The pace of technical development in the computer and electronics industries has been more than swift. Who, twenty years ago, would have dreamed of the functions today’s mobile phone or tablet PC can execute – to say nothing about setting up a continuous link to the Internet. This has been made possible by ever smaller and ever more powerful microchips. As early as 1965, Intel co-founder Gordon Moore postulated “Moore’s Law”, an axiom that would have far-reaching effects on the semiconductor industry and its technology roadmaps. This law says that the number of transistors on any given surface area will double every 18 months, accompanied by a simultaneous decline in costs. Since then, the semiconductor industry has waged a billion-dollar battle for each square nanometer.
Microlithography is used to produce these integrated circuits. A lithography system projects the miniaturized image of a circuit onto a silicon wafer, exposing a layer of photoresist applied in advance. Abbe’s theory of imaging says that a light source cannot reproduce any structures smaller than its own wavelength. This resolution limit has in the meantime proven to be flexible. At present, lithography systems working with a wavelength of 193 nanometers are creating structures only 22 nanometers in size. Several tricks are used to achieve this. One example is double patterning – carrying out each exposure step twice. Immersion is also used. In this variation, the greater refractive index of water is used during exposure in order to achieve even shorter wavelengths. The light sources now in use, however, are slowly reaching the limits of both resolution and economy. In an attempt to comply with Moore’s Law through 2030 and beyond, the leading companies in the semiconductor industry launched the extreme ultraviolet (EUV) lithography project more than a decade and a half ago. The goal was to develop a generator for EUV light with its wavelength of 13.5 nanometers. This technology makes it possible to image structural elements less than ten nanometers in size. This corresponds to more than ten billion transistors on a microchip.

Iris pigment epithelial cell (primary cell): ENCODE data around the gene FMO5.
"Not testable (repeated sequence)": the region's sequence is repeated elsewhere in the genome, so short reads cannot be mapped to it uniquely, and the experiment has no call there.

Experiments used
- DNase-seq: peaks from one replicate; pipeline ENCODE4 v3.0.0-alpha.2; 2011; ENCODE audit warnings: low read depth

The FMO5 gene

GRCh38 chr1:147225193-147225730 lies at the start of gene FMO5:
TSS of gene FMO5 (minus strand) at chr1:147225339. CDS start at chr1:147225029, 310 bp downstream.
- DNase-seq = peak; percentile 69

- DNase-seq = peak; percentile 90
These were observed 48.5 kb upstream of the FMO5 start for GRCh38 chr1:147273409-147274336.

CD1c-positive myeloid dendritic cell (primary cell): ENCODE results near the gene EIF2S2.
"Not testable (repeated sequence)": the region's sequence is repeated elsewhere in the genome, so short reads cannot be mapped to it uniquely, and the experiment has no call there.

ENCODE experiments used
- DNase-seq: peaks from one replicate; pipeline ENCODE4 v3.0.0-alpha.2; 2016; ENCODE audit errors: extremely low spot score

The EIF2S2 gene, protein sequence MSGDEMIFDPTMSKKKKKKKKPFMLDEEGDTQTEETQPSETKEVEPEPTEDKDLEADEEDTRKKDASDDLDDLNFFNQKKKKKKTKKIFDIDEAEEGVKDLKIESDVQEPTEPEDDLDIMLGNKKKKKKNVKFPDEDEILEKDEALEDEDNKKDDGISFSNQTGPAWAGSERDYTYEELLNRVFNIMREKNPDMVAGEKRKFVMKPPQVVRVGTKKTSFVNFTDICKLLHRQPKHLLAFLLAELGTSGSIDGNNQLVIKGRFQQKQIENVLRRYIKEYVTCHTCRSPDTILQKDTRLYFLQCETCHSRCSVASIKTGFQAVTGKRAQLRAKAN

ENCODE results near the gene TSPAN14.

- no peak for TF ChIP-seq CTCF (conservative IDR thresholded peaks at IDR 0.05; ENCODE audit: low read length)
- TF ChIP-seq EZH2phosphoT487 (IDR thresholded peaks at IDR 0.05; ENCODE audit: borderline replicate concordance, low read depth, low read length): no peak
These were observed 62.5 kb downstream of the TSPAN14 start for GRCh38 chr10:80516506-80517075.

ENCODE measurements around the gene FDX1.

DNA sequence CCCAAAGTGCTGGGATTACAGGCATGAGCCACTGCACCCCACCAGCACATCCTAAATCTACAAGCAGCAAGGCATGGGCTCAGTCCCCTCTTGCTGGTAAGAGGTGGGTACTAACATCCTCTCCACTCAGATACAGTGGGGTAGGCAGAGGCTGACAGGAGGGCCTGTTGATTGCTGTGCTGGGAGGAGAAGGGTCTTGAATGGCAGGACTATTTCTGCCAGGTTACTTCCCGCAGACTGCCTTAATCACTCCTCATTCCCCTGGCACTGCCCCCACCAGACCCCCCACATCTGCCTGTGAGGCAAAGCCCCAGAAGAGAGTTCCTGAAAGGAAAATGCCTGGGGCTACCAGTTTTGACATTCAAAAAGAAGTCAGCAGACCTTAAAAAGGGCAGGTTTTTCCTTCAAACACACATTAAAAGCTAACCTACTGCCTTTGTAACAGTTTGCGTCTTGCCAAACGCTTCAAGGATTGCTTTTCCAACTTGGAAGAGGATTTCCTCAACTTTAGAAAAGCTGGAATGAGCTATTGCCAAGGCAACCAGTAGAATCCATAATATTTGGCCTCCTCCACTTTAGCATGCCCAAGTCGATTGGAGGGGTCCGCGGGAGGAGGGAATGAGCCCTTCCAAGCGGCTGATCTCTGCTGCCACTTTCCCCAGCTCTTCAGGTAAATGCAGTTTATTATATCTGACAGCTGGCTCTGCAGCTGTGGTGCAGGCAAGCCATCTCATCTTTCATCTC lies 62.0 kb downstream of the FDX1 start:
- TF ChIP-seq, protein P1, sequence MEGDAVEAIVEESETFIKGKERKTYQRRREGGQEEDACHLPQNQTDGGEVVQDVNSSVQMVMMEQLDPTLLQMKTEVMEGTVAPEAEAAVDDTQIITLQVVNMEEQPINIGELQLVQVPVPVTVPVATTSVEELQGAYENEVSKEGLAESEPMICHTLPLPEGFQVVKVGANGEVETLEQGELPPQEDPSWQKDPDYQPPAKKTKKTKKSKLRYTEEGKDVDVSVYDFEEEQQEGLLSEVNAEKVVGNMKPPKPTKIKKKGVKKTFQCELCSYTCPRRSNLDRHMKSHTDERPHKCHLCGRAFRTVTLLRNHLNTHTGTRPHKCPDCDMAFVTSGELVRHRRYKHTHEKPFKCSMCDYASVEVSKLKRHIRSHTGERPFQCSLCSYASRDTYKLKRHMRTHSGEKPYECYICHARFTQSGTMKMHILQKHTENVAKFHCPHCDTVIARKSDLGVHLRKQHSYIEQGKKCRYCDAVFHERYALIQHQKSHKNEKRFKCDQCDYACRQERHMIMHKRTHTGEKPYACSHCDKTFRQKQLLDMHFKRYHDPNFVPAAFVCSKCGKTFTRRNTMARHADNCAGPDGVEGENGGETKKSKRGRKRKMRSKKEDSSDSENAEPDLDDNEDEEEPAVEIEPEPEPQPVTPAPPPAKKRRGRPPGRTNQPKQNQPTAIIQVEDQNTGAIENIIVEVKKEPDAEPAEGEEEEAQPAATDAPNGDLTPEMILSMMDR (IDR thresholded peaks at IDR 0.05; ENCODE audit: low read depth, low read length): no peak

The greatest challenge in EUV lithography is generating light with a wavelength of 13.5 nanometers. A number of different strategies are striving for market acceptance and the most successful to date is generation using a so-called laser produced plasma, or LPP in short. Tin drips into a vacuum chamber; a flash of laser light strikes and ionizes a falling droplet. This gives rise to a plasma flash of the desired wavelength. The EUV light is captured in a collector, bundled, and passed along to the lithography system to expose the wafer.
Achieving a profitable manufacturing process requires 50,000 hits per second. The TRUMPF Laser Amplifier provides the CO2 pulse needed for this purpose. Based on a continuous-wave CO2 laser in the ten-kilowatt output range, TRUMPF has developed a pulsed CO2 laser system. The five amplifier stages in this system boost a CO2 laser pulse, with its mean power of a few watts, by a factor in excess of 10,000 to more than 20 kilowatts of mean pulse power – while peak pulse power comes to several megawatts. TRUMPF provides the components for this complex system. When making its contribution to this project, the company draws on its vast experience with CO2 lasers, stretching back almost thirty years. Since the spring of 2012, TRUMPF has supplied several second-generation laser systems to firms that manufacture the lithography systems. EUV lithography is now making its appearance on the production lines where ICs are manufactured. Using these concepts, developers are already imaging structural elements measuring only 13.8 nanometers – half the size of a virus. The single-digit nano range – as large as the diameter of a DNA strand – is now within reach. Industrial users have long valued the TRUMPF CO2 laser as a robust beam for heavy work. Now it is opening the gates to the future of semiconductor production.